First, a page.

I have a cyst in my pancreas…now what?
With increasing use of imaging tests such as computed tomography (CT) or magnetic resonance imaging (MRI), pancreatic cysts are now being detected with increasing frequency. If you or someone you care about has been recently diagnosed with a cyst of the pancreas, you are not alone. The intent of this post is to provide some basic information related to cysts of the pancreas as well as a provide brief guide on how to go about developing a management plan that is best suited to your needs.
It’s important that we acknowledge the anxiety that comes hand-in-hand with being told of a cyst in the pancreas. In many cases, these cysts are detected on a CT or MRI scan obtained for an entirely different reason. After being informed of this new finding, you may have already searched the internet to learn more about the nature of these cysts. Unfortunately, much of the scientific literature is filled with a dizzying array of terms like serous cystadenoma, intraductal papillary mucinous neoplasia or mucinous cystic neoplasm. The sheer complexity of the nomenclature can be discouraging when trying to figure out 1) Do I have cancer? and 2) If not, what are the chances that this cyst may some day develop into a cancer?
Where to begin?
Because of the wide variety of cysts than can arise in the pancreas, it’s a good idea to schedule a visit with someone that has experience in managing these lesions. Several centers around the country including ours now offer comprehensive consultation services for the evaluation of pancreatic cysts. There are several additional steps you can take to be as informed as possible: 1) keep a copy of both the original report and actual digital images from your imaging test: you are entitled to copies of these as part of your medical record. The actual images on a compact disc or other digital media will enable you to quickly obtain a second opinion if necessary. 2) Be proactive. Ask your local provider what type of cyst they think you have and why. Are there additional tests that they recommend? Do they think a second opinion would be worthwhile? 3) Know your history. Have you ever had acute pancreatitis? This is important information for your physician to know, as fluid collections that arise as a result of acute pancreatitis are very different from other types of cysts in the pancreas.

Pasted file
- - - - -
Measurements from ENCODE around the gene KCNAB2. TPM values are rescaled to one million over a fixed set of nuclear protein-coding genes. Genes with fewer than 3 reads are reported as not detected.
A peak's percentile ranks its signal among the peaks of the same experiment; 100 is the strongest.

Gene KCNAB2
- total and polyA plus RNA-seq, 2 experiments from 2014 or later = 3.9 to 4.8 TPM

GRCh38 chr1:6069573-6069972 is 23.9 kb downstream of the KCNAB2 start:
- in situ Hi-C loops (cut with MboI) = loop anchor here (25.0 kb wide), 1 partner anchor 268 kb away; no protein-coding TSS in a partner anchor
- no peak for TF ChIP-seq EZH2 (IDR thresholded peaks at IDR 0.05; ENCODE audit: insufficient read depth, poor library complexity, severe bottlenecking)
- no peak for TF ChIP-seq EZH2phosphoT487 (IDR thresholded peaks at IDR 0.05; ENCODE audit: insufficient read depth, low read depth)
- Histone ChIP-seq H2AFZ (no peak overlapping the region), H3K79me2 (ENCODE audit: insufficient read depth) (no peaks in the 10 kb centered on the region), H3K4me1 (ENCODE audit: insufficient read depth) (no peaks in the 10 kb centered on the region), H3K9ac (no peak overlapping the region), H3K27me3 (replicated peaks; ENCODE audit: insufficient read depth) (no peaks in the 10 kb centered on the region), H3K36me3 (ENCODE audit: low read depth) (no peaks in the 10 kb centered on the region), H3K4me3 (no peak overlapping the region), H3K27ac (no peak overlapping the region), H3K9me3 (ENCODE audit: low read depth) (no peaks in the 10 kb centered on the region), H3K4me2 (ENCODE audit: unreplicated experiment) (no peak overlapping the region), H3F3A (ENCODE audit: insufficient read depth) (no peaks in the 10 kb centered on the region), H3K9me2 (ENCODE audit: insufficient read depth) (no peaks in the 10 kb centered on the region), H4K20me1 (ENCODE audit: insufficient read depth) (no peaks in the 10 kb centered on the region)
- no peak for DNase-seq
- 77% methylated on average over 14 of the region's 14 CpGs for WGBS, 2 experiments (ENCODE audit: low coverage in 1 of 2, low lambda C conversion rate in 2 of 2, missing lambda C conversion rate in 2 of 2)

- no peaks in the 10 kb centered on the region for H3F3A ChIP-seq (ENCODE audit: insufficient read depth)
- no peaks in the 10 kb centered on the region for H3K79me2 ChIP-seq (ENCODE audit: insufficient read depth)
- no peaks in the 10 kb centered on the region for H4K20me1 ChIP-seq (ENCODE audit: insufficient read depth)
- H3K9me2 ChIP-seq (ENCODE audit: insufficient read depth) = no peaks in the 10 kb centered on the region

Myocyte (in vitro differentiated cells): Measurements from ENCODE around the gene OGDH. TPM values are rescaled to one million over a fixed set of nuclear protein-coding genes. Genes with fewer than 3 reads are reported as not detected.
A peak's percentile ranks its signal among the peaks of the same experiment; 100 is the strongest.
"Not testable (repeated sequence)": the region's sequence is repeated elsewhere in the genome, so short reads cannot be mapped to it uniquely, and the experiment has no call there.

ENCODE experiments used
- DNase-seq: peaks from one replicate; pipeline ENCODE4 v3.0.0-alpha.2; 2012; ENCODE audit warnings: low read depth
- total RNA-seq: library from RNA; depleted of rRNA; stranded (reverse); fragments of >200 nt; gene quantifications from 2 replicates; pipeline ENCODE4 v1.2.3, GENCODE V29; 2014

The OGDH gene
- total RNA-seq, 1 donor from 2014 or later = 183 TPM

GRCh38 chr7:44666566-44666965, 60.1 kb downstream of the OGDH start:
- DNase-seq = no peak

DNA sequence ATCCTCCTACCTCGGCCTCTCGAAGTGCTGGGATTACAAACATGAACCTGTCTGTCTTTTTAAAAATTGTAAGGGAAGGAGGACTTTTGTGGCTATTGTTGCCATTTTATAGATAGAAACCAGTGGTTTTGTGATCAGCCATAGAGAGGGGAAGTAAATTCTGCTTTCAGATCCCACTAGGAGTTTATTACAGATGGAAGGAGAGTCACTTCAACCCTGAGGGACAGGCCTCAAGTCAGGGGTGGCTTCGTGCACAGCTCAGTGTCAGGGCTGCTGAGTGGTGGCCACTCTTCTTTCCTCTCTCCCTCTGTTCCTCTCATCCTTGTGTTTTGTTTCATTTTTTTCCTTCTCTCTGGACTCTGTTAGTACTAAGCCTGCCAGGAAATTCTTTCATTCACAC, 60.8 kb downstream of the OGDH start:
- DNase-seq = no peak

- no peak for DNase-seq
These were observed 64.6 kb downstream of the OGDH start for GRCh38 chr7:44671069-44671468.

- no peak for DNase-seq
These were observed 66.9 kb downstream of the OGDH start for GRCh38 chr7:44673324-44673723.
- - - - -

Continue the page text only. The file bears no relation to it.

A bit of background
In general, there are two main varieties of pancreatic cysts based on the type of fluid they contain. The most common cysts are either serous (containing a thin type of fluid) or mucinous (containing a thicker, more viscous fluid). For the most part, serous cysts tend to be benign (non-cancerous). Most of the mucinous cysts are benign as well although there are a few subtypes that can be more concerning. These include the mucinous cystic neoplasm (MCN) that contain ovarian tissue and are almost exclusively found in women as well as main-duct intrapapillary mucinous neoplasm (IPMN), a type of mucinous cyst that contains many tiny fingerlike projections that involves the main pancreatic duct.
In many cases, your doctor may be able to get a sense of what type of cyst you have based on the already available imaging tests. Otherwise, MRI can be especially useful for further characterization. If potentially concerning features are detected on imaging studies or if there remains significant uncertainty related to the nature of the cyst, additional information can be gained by an endoscopic ultrasound. This test is similar to a regular ultrasound (as in pregnancy) except that we use a probe connected to an endoscope. Once the endoscope is passed into the stomach, we can obtain up-close images of the pancreas. If you have never had upper endoscopy, the procedure is relatively brief and uses sedation similar to that used for colonoscopy. Using endoscopic ultrasound, we can also obtain a sample of the fluid from the cyst, which can provide further diagnostic information.
What treatment is available?
At present, the only curative treatment is surgery. As any surgery on the pancreas is a major undertaking. Therefore, it is best to reserve resection for cases in which there is a significant concern for cancer. This represents a minority of cases. In the vast majority of cases, surveillance with periodic imaging tests is all that is needed.
What approach is going to work best for me?
You should be aware that the management of these cysts continues to evolve. Researchers in the field are working diligently to identify more accurate early markers of malignancy. Further research is being conducted to determine the best surveillance interval to monitor these cysts. In the meantime, it is important that you work together with your healthcare provider to arrive at the best management plan to suit your individual needs.
Bechien Wu, MD
Brigham and Women’s Hospital